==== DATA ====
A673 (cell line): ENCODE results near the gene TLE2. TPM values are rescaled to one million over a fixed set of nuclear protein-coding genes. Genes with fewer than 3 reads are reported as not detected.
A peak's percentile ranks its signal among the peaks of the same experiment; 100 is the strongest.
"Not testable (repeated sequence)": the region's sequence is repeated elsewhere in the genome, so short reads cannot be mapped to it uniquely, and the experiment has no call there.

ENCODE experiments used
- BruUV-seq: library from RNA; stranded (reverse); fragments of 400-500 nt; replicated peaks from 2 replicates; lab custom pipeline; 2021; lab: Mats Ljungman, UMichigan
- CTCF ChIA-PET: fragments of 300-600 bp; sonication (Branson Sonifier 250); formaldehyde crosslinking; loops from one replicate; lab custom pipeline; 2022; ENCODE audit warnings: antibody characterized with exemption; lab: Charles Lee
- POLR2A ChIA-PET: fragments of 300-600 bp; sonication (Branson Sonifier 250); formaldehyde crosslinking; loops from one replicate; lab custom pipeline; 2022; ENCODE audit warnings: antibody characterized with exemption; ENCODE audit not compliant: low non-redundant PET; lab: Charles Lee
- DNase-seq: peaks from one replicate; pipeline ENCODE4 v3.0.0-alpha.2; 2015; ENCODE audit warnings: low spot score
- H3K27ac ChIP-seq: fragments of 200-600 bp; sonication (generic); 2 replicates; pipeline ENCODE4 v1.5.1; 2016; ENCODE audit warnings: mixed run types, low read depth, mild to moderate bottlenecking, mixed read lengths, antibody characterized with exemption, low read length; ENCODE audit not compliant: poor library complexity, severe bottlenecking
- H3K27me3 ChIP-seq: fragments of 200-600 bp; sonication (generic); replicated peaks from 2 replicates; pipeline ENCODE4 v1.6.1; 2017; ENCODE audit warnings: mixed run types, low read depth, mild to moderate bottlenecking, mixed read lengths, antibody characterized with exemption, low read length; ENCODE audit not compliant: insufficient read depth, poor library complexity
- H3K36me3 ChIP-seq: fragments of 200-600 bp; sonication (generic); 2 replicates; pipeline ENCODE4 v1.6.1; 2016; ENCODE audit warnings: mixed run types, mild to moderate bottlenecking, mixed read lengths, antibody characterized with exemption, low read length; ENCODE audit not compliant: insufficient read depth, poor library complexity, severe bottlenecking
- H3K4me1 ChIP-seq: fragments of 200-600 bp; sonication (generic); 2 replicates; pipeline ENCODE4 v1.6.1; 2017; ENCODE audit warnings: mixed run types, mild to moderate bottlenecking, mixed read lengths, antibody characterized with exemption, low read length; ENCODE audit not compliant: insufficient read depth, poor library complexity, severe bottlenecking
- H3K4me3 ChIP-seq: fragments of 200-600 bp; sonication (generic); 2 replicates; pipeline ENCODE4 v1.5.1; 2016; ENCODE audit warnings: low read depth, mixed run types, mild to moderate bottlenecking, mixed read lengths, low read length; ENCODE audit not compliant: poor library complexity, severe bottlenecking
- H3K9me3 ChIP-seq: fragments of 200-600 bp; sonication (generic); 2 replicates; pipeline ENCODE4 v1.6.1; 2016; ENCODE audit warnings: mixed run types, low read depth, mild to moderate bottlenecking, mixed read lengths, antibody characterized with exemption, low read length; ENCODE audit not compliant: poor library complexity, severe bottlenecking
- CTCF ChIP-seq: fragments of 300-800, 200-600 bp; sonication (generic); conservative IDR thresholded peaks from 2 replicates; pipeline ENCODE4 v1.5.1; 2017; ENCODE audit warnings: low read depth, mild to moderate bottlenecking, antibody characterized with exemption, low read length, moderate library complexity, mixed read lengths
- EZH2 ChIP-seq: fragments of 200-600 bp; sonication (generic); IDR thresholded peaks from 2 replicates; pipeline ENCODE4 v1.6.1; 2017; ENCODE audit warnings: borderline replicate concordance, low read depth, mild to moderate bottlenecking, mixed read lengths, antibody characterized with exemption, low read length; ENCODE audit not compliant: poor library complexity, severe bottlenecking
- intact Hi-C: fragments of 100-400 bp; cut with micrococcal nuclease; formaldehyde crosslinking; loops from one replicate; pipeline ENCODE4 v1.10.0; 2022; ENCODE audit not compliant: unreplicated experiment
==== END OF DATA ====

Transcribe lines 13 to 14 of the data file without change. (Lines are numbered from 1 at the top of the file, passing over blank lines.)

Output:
- H3K4me3 ChIP-seq: fragments of 200-600 bp; sonication (generic); 2 replicates; pipeline ENCODE4 v1.5.1; 2016; ENCODE audit warnings: low read depth, mixed run types, mild to moderate bottlenecking, mixed read lengths, low read length; ENCODE audit not compliant: poor library complexity, severe bottlenecking
- H3K9me3 ChIP-seq: fragments of 200-600 bp; sonication (generic); 2 replicates; pipeline ENCODE4 v1.6.1; 2016; ENCODE audit warnings: mixed run types, low read depth, mild to moderate bottlenecking, mixed read lengths, antibody characterized with exemption, low read length; ENCODE audit not compliant: poor library complexity, severe bottlenecking